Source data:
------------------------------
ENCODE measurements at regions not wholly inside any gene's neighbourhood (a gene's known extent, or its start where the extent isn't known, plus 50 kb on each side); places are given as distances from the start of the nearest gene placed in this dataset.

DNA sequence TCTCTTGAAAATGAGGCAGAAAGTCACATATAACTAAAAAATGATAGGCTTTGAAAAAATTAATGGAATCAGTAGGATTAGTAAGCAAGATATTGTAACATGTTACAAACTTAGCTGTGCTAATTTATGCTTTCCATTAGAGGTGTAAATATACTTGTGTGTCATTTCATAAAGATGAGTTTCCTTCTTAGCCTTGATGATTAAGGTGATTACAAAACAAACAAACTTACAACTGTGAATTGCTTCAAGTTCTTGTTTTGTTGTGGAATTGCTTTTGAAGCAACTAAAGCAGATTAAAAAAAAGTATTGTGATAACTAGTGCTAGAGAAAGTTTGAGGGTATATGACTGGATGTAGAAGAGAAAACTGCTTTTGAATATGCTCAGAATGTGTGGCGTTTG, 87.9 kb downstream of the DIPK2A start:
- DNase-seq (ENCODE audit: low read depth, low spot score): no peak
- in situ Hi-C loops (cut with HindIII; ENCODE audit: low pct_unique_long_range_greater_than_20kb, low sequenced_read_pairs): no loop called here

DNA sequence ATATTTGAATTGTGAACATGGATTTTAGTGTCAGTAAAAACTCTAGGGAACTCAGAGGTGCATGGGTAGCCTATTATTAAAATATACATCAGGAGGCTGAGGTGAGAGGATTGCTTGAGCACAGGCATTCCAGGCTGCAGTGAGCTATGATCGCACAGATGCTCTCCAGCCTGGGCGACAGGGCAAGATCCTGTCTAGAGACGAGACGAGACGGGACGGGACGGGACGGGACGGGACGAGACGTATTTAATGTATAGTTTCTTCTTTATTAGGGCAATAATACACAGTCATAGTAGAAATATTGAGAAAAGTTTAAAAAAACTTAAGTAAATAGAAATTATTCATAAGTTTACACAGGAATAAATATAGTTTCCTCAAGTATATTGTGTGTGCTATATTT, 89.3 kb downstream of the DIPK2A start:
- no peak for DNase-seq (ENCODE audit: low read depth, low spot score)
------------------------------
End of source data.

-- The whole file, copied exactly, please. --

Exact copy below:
ENCODE measurements at regions not wholly inside any gene's neighbourhood (a gene's known extent, or its start where the extent isn't known, plus 50 kb on each side); places are given as distances from the start of the nearest gene placed in this dataset.

DNA sequence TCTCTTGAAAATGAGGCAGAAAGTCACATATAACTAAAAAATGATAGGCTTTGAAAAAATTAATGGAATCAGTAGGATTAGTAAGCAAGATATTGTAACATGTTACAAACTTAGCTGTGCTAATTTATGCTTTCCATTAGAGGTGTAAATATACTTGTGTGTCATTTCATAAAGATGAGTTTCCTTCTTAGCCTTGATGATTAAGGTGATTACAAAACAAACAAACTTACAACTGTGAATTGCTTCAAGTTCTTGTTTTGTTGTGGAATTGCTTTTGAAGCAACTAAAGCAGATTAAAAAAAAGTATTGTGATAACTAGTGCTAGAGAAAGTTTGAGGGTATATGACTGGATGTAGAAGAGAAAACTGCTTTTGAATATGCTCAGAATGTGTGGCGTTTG, 87.9 kb downstream of the DIPK2A start:
- DNase-seq (ENCODE audit: low read depth, low spot score): no peak
- in situ Hi-C loops (cut with HindIII; ENCODE audit: low pct_unique_long_range_greater_than_20kb, low sequenced_read_pairs): no loop called here

DNA sequence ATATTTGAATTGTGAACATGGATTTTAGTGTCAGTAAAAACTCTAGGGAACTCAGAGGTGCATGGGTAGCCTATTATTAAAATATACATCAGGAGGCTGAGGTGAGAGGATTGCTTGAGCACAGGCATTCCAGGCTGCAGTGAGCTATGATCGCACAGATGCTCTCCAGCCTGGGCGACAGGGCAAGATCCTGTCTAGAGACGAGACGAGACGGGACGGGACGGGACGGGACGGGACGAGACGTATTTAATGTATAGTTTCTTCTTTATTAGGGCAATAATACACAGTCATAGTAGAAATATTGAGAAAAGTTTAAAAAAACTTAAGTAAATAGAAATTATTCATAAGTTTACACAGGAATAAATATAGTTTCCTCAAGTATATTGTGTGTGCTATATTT, 89.3 kb downstream of the DIPK2A start:
- no peak for DNase-seq (ENCODE audit: low read depth, low spot score)